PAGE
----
Azmat Khan spoke on Democracy Now! about the devastation in Mosul from the liberation of ISIS control:
AMY GOODMAN: We’re joined now by Azmat Khan, award-winning investigative journalist, a Future of War fellow at New America. She’s spent the last year and a half investigating how the U.S.-led war against ISIS is playing out on the ground in Iraq.
You were recently in Mosul. Talk about the devastation there and the significance of what’s just happened.
AZMAT KHAN: The devastation in Mosul is unprecedented when compared to every other city retaken from ISIS. Now, it is symbolic and long-fought. Mosul was the largest city overtaken by ISIS. But no one believes this is over. The level of destruction is incredible. There will be violence to come, despite these last pockets finally having been taken. Even when east Mosul, on the other side, was retaken several months ago, there were a spate of suicide bombing, of booby traps, of rigged homes, of snipers, of things that happened to really antagonize the local population even after it had been retaken. And we’re going to see much more of that on this other side of Mosul. This west Mosul side really has seen coalition airstrikes. It’s seen ISIS attacks. It’s borne the brunt of things in incredible ways that are just unprecedented when compared to other parts of Iraq.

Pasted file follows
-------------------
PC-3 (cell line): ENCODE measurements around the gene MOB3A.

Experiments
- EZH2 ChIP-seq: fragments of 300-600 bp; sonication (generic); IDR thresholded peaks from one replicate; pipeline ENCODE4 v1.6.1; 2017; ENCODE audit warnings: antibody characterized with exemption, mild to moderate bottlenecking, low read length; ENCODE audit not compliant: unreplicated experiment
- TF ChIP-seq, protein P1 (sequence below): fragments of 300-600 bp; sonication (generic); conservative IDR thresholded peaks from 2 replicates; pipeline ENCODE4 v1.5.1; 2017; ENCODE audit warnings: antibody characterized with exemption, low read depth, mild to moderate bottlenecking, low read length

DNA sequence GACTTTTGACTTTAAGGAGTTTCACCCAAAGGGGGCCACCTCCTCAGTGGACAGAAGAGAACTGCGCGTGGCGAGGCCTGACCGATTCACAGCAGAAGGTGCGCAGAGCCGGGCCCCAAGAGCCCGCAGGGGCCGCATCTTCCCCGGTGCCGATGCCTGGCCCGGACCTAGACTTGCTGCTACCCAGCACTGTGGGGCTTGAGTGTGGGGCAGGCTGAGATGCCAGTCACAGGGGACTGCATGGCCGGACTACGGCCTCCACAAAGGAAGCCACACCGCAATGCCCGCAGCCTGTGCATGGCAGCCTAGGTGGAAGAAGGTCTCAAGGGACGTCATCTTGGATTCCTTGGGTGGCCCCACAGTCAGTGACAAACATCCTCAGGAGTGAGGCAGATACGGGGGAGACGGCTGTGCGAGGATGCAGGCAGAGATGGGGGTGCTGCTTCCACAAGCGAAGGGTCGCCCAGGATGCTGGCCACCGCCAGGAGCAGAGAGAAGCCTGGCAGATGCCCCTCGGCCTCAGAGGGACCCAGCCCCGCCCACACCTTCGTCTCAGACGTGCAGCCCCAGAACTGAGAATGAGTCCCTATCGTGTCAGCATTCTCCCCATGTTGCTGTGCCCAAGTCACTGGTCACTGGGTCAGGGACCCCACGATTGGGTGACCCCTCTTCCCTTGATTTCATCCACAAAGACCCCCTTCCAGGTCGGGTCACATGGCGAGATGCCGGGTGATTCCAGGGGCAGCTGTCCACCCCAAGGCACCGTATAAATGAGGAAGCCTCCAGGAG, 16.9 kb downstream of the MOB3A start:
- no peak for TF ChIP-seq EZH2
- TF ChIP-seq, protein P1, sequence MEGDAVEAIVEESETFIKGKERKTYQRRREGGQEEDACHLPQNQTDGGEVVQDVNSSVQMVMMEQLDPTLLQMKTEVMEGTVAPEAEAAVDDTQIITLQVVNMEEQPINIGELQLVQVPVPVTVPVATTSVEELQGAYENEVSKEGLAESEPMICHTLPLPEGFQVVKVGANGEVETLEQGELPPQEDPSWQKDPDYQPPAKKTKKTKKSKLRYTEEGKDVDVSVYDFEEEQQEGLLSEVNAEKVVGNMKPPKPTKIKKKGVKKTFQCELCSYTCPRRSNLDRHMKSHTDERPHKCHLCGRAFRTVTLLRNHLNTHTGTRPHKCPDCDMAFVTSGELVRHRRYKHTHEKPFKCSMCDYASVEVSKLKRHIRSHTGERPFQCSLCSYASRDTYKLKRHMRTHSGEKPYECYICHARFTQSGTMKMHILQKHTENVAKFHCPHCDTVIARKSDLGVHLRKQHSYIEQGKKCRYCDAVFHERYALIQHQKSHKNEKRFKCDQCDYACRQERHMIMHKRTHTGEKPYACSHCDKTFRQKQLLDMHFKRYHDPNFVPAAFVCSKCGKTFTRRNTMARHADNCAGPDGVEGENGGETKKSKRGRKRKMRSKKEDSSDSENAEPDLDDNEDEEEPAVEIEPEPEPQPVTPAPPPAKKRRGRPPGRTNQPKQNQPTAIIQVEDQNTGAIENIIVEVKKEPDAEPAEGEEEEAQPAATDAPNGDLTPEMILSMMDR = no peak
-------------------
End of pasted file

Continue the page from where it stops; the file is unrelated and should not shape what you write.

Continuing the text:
JUAN GONZÁLEZ: And why has it been so devastating? Is it that ISIS had support among the population, or is it that there were many more fighters involved? What precisely—or is it just indiscriminate bombing on the part of the U.S. forces?
AZMAT KHAN: There’s certainly a history involved here. Now, this side of Mosul was where many of those who were antigovernment violent groups, not just ISIS, but others, had largely been present in this part of the city. It is also sort of historically one of the areas in which these groups were able to sort of camp out. And so what you’ve seen is certain parts of it were incredibly symbolic—al-Nuri mosque, which is where Baghdadi appeared several years ago, and we recently saw blown up by ISIS. Many of these artifacts are in this area. It was the last sort of holdout area. It was essentially a siege, in many ways, by these ISIS fighters who have been left. But historically this part of Mosul, because it’s closer to the border with Syria, has been where a lot of militants who have crossed borders have been located.